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Cowboy Cop / Literature

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  • Captain Holly Short of the Artemis Fowl series.
    Holly: Are you implying that I occasionally stray from the rulebook?
    Foaly: I'm implying that you don't own a copy of the rulebook, and if you do, you've certainly never opened it.
    Holly: ...Fair point.
  • The Black Echo by Michael Connelly - Harry Bosch is this trope to a T.
  • Madeleine Urban & Abigail Roux's M/M crime romance series Cut and Run gives us FBI Special Agents Ty Grady and Zane Garrett, who are both Cowboy Cops (though Zane keeps up a By-the-Book Cop facade most of the time, in contrast to his more Hair-Trigger Temper partner).
  • In The Dresden Files:
    • Lieutenant (later Sergeant) Murphy plays this straight when she helps out her wizard PI friend Harry Dresden, but in other cases tries to stick to the law. It's only after she gets dragged into Harry's world more she begins to go full cowboy. Off-screen she has to make a To Be Lawful or Good choice between ignoring the supernatural craziness infesting Chicago and keeping her career, or fighting it full-on and getting drummed out of the force. She chooses the latter, but not without regret.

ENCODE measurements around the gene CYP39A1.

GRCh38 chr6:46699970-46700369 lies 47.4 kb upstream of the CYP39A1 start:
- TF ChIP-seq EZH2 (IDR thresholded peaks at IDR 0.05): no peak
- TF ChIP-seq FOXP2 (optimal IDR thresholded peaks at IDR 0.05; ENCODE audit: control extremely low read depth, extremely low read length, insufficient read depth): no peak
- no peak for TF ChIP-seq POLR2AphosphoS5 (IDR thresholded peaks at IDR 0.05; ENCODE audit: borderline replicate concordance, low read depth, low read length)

• Harry is effectively one of these as Warden of the Council. He's well respected and moral, but tries to skirt around laws that are there for a reason. Add that to his increasing strange list of allies and allegiances, and his warden and council colleagues find him hard to trust and predict.
  • Deconstructed with Sam Vimes in Discworld. Vimes, despite being promoted time after time, is nonetheless an archetypal Cowboy Cop, rejecting the rules if they stop him from doing his job and hunting down criminals - or, as in Night Watch, rejecting the code that has lead to the Watch becoming useless and Ankh-Morpork a police state - and frequently running up against Da Chief in the form of Vetinari (although Vetinari is quite trope-savvy in this case, and appears to willingly take the position of Da Chief in order to nudge Vimes in the right direction). The deconstruction comes because Vimes hates it - he hates that the system does not work, that it forces him to be a Cowboy Cop to get things done and that it keeps trying to push him into chaos when all that is important to him is the law.